Background/aims: Psychological distress is highly prevalent in patients with inflammatory bowel disease (IBD). We evaluated the disease characteristics and socioeconomic factors associated with anxiety and depression in Korean patients with quiescent IBD.
Methods: In total, 142 IBD patients (67 with Crohn's disease [CD] and 75 with ulcerative colitis [UC]) completed self-report questionnaires, including the Hospital Anxiety and Depression Score, the Modified Morisky Adherence Scale-8, the socioeconomic deprivation score, and the Crohn's and Colitis Knowledge Score questionnaires.
Results: In the CD group, 30 patients (44%) were anxious, and 10 patients (15%) were depressed; in the UC group, 31 patients (41%) were anxious, and 18 patients (24%) were depressed. Using multivariate analysis, in the CD group, socioeconomic deprivation was associated with anxiety (p=0.03), whereas disease duration (p=0.04) and socioeconomic deprivation (p=0.013) were associated with depression. In the UC group, there was no significant independent predictor of anxiety and/or depression; however, low income tended to be associated with depression (p=0.096).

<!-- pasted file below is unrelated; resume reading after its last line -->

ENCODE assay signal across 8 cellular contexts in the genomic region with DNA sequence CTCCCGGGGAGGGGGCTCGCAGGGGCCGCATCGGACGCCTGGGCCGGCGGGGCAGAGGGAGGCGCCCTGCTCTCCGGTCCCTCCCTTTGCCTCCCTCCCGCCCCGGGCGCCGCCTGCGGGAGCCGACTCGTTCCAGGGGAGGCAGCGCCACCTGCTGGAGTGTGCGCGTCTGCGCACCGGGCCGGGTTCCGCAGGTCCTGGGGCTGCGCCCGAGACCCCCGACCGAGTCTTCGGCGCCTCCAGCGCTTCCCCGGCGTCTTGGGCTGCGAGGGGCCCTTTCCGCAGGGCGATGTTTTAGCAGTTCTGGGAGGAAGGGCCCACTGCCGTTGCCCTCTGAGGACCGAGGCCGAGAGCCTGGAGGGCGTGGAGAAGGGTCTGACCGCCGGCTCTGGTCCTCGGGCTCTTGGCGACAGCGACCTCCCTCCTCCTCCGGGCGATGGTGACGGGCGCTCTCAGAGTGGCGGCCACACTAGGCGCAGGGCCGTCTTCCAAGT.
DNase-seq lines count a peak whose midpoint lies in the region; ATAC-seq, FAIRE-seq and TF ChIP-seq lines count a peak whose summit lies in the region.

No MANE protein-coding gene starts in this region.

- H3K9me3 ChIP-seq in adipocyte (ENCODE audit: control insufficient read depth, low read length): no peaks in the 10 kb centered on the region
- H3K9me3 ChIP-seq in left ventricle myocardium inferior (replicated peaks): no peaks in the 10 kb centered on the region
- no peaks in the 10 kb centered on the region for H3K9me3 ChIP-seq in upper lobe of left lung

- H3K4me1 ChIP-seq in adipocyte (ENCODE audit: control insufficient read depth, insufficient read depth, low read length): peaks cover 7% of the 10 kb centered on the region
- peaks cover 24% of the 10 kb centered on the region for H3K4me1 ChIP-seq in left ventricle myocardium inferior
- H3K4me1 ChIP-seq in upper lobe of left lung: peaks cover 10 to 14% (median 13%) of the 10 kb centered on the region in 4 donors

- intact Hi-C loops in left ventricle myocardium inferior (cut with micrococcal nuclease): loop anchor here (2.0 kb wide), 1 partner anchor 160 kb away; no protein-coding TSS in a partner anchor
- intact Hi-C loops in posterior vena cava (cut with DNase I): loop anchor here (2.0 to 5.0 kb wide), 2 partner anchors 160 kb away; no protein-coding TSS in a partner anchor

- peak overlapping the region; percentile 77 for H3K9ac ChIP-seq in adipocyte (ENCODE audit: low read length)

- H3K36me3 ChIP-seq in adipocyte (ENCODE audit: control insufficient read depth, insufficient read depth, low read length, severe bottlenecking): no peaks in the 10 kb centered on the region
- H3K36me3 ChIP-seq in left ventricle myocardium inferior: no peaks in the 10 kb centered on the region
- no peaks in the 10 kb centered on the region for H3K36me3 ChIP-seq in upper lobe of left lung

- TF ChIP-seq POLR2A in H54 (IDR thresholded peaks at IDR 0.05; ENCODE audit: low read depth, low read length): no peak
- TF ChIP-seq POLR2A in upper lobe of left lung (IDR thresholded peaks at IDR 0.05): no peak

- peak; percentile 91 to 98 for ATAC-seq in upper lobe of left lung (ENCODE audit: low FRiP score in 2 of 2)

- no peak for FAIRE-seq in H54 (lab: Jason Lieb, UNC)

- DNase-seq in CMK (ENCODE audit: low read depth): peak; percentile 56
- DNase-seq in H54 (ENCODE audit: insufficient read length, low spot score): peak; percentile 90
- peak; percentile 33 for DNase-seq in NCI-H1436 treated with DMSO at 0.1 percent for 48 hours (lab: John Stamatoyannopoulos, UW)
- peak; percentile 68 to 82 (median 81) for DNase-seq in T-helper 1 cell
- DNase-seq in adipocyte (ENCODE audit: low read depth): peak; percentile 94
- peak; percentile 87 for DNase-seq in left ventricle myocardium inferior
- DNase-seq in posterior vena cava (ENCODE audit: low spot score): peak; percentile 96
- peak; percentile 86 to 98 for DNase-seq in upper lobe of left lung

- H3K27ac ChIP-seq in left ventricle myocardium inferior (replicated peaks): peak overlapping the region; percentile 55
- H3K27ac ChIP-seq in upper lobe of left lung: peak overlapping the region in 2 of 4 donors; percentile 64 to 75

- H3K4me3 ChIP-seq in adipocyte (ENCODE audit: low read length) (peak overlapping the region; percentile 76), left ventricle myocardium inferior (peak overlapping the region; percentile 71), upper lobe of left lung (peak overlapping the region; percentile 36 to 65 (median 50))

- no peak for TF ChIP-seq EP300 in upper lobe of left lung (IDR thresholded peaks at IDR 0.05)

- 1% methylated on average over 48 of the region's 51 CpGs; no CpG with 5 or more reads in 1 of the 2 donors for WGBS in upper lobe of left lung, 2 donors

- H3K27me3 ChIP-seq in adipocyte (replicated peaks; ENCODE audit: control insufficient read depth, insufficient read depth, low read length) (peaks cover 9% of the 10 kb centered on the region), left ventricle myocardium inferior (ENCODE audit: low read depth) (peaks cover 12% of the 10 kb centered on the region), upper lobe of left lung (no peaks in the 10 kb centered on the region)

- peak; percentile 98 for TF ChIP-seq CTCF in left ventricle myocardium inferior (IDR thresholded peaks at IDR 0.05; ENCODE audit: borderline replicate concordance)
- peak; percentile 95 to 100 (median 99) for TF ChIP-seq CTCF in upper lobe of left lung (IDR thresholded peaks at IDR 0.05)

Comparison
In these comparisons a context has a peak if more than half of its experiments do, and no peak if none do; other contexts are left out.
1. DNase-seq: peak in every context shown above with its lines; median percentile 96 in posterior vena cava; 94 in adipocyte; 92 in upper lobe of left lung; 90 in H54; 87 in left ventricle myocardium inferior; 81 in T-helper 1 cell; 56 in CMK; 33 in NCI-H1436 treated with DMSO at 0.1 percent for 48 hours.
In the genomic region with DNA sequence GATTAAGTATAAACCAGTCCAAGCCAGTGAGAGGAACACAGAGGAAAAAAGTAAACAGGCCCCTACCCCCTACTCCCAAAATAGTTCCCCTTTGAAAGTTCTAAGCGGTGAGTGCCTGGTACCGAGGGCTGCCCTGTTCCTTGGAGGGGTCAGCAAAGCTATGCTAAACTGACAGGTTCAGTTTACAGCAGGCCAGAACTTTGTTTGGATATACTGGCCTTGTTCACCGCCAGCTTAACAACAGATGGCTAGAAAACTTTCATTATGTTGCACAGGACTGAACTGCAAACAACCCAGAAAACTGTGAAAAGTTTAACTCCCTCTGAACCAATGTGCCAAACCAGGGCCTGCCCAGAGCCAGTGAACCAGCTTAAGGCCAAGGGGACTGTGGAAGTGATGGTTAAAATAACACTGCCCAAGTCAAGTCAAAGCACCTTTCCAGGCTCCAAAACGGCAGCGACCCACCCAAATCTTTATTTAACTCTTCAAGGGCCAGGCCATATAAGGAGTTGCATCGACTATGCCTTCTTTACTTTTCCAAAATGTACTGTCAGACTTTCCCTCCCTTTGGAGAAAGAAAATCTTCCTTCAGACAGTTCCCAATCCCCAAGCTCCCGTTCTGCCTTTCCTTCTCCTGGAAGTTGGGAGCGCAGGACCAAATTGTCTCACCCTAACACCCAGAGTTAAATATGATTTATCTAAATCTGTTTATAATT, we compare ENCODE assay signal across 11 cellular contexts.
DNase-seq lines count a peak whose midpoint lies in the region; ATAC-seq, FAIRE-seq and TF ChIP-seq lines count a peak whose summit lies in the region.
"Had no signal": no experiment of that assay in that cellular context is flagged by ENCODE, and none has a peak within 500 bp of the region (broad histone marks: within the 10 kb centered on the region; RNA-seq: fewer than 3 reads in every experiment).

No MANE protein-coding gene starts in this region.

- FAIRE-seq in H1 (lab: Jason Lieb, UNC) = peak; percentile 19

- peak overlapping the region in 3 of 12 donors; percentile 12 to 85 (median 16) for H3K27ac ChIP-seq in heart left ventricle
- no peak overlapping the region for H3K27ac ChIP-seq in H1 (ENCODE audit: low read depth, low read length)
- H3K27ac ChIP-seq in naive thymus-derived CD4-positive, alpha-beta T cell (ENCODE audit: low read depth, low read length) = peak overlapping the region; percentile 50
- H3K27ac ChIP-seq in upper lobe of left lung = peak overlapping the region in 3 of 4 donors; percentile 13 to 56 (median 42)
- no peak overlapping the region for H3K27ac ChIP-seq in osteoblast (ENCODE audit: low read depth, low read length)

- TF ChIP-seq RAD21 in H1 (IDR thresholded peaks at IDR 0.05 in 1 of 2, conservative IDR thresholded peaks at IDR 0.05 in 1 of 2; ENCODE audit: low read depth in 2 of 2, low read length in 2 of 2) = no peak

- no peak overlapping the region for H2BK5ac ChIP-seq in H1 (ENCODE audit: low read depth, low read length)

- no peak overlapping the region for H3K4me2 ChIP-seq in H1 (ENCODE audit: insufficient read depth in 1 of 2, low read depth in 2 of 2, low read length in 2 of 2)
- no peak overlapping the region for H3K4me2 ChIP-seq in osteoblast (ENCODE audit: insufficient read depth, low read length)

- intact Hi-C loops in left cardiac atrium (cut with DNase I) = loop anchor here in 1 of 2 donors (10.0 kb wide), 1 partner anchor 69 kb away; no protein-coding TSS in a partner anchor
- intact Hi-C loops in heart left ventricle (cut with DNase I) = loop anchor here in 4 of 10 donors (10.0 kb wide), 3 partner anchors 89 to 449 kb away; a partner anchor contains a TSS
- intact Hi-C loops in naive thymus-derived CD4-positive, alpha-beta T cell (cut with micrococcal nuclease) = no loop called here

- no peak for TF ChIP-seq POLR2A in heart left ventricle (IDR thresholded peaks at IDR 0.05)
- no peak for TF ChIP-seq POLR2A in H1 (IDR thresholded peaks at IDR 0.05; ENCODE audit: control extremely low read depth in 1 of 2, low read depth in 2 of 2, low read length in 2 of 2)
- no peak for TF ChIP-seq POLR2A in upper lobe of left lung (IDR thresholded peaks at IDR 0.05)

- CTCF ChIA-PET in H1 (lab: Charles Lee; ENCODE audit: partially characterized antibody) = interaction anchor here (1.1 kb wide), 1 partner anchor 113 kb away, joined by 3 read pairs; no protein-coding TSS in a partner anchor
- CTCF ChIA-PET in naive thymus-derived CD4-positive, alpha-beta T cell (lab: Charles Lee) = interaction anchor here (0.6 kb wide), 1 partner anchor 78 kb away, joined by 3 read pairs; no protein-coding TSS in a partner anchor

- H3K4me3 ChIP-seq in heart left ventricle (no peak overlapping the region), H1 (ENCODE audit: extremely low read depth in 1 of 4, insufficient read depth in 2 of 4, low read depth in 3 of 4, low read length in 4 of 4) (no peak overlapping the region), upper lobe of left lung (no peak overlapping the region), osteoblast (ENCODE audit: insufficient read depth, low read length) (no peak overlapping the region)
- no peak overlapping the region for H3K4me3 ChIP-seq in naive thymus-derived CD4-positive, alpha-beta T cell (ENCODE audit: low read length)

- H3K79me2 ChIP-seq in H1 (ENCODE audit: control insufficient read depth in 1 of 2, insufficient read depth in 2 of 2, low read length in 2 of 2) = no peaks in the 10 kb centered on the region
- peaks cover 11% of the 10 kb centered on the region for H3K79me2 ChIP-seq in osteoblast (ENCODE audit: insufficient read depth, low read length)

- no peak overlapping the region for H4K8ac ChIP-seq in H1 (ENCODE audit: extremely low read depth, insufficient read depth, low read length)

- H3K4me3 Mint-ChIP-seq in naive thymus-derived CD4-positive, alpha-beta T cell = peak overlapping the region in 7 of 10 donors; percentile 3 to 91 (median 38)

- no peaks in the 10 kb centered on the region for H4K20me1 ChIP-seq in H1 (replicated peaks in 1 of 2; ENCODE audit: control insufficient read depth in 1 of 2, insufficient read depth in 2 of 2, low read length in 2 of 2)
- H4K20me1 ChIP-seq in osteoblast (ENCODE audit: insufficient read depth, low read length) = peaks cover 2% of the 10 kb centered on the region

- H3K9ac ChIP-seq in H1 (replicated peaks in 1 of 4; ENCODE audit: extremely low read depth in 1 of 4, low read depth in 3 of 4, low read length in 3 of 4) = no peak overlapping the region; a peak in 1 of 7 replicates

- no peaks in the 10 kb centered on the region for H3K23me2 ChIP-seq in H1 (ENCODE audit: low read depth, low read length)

Conclusions: Despite clinical remission, a significant number of IBD patients present with anxiety and depression. IBD patients in remission, particularly those who are socioeconomically deprived, should be provided with appropriate psychological support.
Keywords: Anxiety; Depression; Inflammatory bowel diseases.